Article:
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Annotated Bibliographies: Introduction

This guide provides examples, links, and explanations to help you create an annotated bibliography. Examples are currently Chicago style and American Psychological Association (APA).

Creating an Annotated Bibliography

What's an Annotated Bibliography?

An annotated bibliography is an alphabetical reference list, with a brief description after each citation. Your professor might assign an annotated bibliography to teach you how to conduct research in your discipline and to widen your understanding of a topic. Some instructors ask you to create annotated bibliographies in preparation for research essays.

Please note that your professors may have slightly different requirements for your assignments, so pay attention to what is communicated throughout your course.  You may be required to identify the authors' research methods and theoretical frameworks.  Some annotated bibliographies are descriptive, while others include analysis or criticism in each annotation. 

Click any of the blue tabs to view example annotations and citations from that style guide.  If you want to cite a type of publication that isn't provided here, check the full style guide.  Links and location information are below.

 

Style Guides Quick Links

Any essay or article needs to give information for readers, so they can see where the author got the ideas and facts.  Different subjects require slightly different formats for presenting that information.  To make sure you're following the rules for your discipline, check a style guide.  Here are a few:

The Publication Manual of the American Psychological Association (APA Manual) kept behind the Circulation counter of the John E. Robbins Library: Reserve BF76.7.A46.  Have a look at OWL Purdue online.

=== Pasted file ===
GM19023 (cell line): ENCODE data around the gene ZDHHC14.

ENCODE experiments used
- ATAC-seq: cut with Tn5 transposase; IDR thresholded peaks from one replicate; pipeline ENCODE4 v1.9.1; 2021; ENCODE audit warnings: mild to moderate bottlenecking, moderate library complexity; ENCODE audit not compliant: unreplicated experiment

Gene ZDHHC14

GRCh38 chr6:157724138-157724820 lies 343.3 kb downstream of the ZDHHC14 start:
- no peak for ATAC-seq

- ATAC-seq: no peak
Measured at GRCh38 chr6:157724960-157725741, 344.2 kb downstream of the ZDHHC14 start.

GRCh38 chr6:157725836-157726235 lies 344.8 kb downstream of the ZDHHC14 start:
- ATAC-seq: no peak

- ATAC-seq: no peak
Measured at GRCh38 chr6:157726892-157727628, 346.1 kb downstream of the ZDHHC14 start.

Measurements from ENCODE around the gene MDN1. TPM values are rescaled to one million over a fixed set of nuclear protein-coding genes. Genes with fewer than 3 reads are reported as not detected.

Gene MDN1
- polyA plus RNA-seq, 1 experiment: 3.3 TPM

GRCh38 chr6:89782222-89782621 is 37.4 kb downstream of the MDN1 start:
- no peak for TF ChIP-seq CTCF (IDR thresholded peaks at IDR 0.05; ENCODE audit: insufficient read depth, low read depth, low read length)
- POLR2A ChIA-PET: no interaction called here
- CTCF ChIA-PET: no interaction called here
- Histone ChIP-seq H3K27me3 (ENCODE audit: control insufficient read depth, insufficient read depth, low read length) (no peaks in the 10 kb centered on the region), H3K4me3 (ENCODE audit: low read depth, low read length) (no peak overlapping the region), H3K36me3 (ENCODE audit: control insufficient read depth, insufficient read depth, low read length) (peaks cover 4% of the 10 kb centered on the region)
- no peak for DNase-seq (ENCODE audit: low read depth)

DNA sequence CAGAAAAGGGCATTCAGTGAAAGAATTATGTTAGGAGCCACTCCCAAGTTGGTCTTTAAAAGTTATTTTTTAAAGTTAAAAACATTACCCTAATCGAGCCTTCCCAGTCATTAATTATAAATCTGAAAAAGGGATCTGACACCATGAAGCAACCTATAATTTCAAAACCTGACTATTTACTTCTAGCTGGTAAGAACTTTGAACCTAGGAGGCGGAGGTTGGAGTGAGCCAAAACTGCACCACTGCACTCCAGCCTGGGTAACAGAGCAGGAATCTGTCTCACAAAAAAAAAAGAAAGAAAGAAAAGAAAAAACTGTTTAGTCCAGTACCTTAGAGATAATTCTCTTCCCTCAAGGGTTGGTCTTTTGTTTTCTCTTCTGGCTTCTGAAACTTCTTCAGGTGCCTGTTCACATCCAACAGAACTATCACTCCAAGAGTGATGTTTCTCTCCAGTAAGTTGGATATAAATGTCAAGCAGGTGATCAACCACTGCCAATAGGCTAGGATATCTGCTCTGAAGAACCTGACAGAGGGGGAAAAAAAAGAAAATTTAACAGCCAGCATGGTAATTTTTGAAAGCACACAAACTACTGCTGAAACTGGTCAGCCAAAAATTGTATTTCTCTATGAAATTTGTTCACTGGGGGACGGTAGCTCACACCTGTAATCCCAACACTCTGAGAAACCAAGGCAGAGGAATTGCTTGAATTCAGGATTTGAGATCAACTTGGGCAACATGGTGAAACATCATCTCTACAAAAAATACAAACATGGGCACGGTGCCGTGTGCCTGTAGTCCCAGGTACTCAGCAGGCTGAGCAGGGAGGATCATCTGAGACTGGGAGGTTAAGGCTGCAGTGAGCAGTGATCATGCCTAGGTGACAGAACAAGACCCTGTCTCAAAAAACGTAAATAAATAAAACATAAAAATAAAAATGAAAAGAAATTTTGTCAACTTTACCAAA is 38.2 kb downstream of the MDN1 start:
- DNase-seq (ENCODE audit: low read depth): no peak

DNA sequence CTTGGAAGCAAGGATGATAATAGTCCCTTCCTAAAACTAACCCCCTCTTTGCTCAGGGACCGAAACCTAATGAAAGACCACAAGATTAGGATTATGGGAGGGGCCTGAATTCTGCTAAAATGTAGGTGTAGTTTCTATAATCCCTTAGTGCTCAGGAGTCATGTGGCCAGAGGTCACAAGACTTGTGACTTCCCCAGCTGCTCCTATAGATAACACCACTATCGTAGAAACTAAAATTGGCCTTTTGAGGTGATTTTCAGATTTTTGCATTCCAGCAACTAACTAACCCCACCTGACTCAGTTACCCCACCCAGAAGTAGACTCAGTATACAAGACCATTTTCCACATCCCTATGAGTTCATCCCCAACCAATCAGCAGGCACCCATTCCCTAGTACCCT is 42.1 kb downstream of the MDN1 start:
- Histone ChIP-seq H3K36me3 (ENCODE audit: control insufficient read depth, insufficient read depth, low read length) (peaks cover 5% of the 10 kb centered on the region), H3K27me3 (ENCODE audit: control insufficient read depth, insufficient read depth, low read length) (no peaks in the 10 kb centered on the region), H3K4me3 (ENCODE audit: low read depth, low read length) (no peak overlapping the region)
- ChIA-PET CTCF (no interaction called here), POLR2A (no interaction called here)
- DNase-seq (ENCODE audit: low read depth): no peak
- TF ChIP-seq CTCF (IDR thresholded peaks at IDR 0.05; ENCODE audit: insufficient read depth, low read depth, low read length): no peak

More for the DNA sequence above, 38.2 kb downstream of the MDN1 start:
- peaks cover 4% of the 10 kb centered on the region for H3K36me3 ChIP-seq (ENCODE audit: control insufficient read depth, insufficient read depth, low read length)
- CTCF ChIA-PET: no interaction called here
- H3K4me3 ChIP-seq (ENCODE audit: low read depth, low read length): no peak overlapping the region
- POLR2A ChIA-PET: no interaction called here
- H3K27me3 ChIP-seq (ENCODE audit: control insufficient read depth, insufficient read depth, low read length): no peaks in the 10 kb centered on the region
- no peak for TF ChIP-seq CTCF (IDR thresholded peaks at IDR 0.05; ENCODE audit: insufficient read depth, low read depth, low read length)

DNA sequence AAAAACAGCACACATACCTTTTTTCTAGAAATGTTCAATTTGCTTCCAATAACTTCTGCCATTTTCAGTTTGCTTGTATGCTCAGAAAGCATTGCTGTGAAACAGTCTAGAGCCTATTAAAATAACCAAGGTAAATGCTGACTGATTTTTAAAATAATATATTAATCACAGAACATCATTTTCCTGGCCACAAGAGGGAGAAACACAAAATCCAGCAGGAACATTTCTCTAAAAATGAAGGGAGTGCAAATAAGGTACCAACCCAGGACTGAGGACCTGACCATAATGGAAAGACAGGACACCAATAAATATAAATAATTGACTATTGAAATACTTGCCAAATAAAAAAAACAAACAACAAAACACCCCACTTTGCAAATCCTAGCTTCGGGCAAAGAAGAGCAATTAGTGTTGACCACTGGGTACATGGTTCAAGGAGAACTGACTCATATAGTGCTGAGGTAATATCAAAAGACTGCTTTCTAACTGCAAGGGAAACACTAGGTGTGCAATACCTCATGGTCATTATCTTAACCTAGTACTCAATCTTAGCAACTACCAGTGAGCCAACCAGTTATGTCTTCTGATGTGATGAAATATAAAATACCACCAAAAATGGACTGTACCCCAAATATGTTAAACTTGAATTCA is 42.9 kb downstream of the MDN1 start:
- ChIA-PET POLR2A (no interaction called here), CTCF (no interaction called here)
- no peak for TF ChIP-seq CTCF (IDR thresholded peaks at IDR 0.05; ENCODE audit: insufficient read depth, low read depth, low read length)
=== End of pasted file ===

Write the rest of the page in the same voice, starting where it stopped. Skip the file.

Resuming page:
BU has access to the Chicago Manual of Style online here.

Turabian's A Manual for Writers of Term Papers, Theses, and Dissertations 5th Edition is on reserve behind the library circulation desk: LB2369. T8 1987

 

RefWorks —Creating Bibliographies and Reference Lists for You!

RefWorks is a program that acts like a holding tank for information about articles and books you've read.  When you find an article to include in your reference list, print or email it as you would normally, but you can also send the citation information to RefWorks.

When you're done searching and sending, have RefWorks create a bibliography from the list of articles--you can do this in Word (Window or Mac), HTML, or OpenOffice.  Check this bibliography against a style guide, and insert your annotations.  More information about RefWorks is available here, by clicking the blue RefWorks tab (above), or else click to go directly to RefWorks.

 

Subject Guide

Rainer Schira
Contact:
204-727-7463

More Sample Annotations

The University of Toronto offers an example that illustrates how to summarize a study's research methods and argument.

Cornell University Library offers these examples of both APA and MLA format descriptive bibliographies.